Jewish Summer Camp For Young Entrepreneurs
This summer, the first cohort of young campers will attend a beautiful camp in Boulder to start their journey as entrepreneurs.
Camp Inc. seeks to provide 7th through 12th graders with a unique Jewish summer camp experience that will spur creativity and invention through entrepreneurship. The ultimate goal of this camp for budding business leaders is to promote confidence, independence, leadership and philanthropy, all the while encouraging Jewish values in a dynamic Jewish summer camp community.
More than an MBA program for teens, Camp Inc. promises to teach practical entrepreneurship and real life start up experiences.
Josh Pierce, the chief camp officer, has a strong background in both Jewish camp and business leadership. After selling his event production company in 2011, Pierce, 35, teamed up with the Boulder Jewish Community Center where his friend Jonathan Lev serves as the executive director. Together with Camp Inc.’s Chief Operating Officer Daniel Baer, the three men have traveled the country recruiting campers, as well as startup veterans to serve as mentors and teachers for their inaugural summer: “Not only have I been doing something entrepreneurial by starting an overnight camp from scratch, I will also be able to teach teens how to start their own businesses.”
The camp is looking for current Jewish 6th-11th graders who are creative, inventive and show problem-solving ability. “Essentially, we’re looking for tinkerers,” Pierce explains. “Our camp will appeal to those teens who are constantly asking themselves how they can perform tasks more efficiently.”
The idea is that Camp Inc. will model what life should be like for a young person running a startup venture. “We’re on a residential camp property with an archery range, sports fields, high ropes elements, hiking and biking,” says Pierce. “Just like a real-life entrepreneur who needs breaks and a release from working on their company, campers at Camp Inc. will have plenty of time to enjoy our property’s recreational activities.”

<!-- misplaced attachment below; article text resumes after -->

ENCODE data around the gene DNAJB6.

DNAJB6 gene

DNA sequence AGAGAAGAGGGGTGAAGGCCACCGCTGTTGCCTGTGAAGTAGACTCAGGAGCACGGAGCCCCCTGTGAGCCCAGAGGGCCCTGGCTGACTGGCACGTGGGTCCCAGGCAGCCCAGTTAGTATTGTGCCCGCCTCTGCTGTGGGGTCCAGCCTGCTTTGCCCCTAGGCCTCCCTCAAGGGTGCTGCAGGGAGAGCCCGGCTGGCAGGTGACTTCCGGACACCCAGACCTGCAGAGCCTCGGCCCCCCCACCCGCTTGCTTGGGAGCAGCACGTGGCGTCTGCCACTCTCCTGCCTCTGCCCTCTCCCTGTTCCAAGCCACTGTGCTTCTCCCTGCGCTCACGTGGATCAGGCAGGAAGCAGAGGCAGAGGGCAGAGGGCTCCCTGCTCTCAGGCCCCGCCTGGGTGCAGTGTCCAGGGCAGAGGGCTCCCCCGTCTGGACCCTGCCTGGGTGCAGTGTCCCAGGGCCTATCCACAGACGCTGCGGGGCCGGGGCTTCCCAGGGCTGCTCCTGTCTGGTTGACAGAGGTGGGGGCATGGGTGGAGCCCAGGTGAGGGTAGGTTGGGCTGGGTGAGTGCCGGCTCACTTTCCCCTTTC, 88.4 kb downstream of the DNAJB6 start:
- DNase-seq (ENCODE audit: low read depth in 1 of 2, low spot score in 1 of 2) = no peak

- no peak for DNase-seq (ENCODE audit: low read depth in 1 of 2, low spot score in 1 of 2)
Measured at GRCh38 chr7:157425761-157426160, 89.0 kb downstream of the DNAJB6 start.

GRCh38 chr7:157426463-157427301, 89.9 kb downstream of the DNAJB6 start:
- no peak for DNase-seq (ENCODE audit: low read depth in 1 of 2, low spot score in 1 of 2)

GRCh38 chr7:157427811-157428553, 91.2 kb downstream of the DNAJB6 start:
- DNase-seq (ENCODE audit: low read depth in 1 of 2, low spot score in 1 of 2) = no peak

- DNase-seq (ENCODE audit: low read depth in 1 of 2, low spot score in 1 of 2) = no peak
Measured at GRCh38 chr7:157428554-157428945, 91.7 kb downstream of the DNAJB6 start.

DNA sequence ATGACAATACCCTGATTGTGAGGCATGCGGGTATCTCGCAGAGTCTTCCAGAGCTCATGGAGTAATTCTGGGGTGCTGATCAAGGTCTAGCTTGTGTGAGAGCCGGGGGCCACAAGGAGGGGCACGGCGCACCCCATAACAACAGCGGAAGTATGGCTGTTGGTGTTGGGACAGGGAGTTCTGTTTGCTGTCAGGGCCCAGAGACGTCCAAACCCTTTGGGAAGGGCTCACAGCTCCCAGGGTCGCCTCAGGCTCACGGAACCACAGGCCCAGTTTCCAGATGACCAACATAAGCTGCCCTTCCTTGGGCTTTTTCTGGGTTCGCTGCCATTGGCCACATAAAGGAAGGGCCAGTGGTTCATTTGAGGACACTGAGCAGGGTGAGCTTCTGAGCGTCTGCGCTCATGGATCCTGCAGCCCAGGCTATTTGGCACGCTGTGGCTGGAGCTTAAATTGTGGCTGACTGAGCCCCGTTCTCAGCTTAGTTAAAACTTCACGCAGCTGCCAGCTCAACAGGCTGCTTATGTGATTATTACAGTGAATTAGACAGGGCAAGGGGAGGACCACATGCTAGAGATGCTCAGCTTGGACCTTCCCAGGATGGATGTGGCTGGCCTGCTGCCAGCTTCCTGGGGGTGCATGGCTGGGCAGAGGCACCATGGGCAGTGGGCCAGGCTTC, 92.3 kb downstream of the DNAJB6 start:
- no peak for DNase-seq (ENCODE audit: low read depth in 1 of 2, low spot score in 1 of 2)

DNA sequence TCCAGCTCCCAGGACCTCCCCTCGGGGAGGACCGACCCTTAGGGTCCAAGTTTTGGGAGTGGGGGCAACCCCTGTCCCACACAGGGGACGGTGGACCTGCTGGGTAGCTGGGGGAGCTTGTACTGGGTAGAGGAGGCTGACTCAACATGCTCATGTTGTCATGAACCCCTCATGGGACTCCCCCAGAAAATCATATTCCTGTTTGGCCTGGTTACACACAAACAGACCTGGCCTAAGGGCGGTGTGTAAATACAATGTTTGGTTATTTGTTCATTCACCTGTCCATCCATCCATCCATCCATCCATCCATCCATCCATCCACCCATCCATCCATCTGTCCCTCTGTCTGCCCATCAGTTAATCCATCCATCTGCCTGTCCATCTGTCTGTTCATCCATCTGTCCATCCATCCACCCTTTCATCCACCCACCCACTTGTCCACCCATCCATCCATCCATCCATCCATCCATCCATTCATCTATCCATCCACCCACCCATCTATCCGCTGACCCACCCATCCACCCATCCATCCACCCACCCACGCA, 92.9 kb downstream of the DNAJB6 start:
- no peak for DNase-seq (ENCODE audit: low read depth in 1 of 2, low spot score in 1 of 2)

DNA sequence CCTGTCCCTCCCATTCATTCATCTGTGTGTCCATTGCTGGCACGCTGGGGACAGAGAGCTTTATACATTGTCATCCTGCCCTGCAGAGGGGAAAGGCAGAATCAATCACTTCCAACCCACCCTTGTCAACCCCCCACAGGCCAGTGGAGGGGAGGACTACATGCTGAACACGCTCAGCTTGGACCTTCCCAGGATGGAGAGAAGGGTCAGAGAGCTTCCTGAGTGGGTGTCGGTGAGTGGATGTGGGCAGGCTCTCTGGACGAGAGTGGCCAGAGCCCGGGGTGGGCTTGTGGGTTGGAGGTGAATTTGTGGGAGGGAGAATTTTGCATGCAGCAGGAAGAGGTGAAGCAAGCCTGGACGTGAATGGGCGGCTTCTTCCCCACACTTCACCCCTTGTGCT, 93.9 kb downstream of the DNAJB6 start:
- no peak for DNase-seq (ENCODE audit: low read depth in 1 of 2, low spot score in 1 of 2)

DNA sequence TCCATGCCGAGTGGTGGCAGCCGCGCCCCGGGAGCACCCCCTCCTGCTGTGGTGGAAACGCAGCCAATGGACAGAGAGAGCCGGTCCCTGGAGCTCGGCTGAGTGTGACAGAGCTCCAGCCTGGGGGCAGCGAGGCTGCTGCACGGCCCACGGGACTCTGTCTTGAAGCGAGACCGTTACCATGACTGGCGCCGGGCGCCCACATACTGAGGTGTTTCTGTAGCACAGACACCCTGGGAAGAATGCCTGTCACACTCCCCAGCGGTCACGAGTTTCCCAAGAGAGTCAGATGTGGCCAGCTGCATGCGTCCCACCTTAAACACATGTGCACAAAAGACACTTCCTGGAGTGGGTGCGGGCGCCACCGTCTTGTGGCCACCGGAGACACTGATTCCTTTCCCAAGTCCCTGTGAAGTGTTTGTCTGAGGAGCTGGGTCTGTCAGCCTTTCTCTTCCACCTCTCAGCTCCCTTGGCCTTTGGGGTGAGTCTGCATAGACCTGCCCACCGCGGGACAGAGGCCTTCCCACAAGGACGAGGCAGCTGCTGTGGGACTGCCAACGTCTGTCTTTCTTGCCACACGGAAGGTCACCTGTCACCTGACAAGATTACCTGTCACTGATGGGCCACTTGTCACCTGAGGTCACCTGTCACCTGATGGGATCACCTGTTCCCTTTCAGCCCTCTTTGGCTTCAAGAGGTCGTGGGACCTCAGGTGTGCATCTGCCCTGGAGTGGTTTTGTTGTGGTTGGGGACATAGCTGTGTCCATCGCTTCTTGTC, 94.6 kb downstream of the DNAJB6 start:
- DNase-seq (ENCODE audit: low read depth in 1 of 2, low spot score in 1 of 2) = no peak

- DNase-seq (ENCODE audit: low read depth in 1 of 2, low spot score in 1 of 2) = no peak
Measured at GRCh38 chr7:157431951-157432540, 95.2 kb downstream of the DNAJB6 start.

Startup teams will be formed at camp with guest entrepreneurs who will visit each day to work with the campers and help these teams. Each week will culminate in a pitch day resembling the format of the “Shark Tank” reality television show. Entrepreneurs, angel investors and venture capitalists from Boulder and Denver will be on hand to field pitches from the campers. There are two pitch days in each session – the first will allow the campers to validate their idea and receive feedback from real-life entrepreneurs and investors, while on the second pitch day they can win prizes or seed money for their startup. Campers’ startups can be a service or a product and can even be a nonprofit organization.
Three days of the week the campers spend their days on camp property with a healthy mix of recreational activities, cabin time and startup planning time. Two days a week they will board buses to go on experiential tours to local companies in the Boulder area where they will meet with entrepreneurs or survey individuals and receive feedback about their products.
Then there will be a full Shabbat experience in which they leave the specialty behind and celebrate the value of community and family. The camp leadership sees this as an opportunity to unplug and teach work-life balance in an entrepreneur’s life. In fact, as Lev explains, “The Boulder JCC and Camp Inc. recently joined the National Day of Unplugging through Reboot.”
The camp’s business specialist, Abby Schneider, has a doctorate in marketing research at the University of Colorado at Boulder and teaches university level business courses. The bunk counselor, Carolyn Shillinglaw, is a social entrepreneurship major at Tulane University with a Jewish camping background from the Reform movement’s URJ camps.
While the camp is located in Boulder and plans to draw heavily from the local Denver and Boulder Jewish communities, campers are already registered from Florida, New York, New Jersey, Texas, Michigan, California, Illinois and Arizona.
“We’re looking to create to the next generation of entrepreneurs that are connected to Jewish life,” Lev said. “Who knows, we might just discover the next Steve Jobs or Mark Zuckerberg this summer.”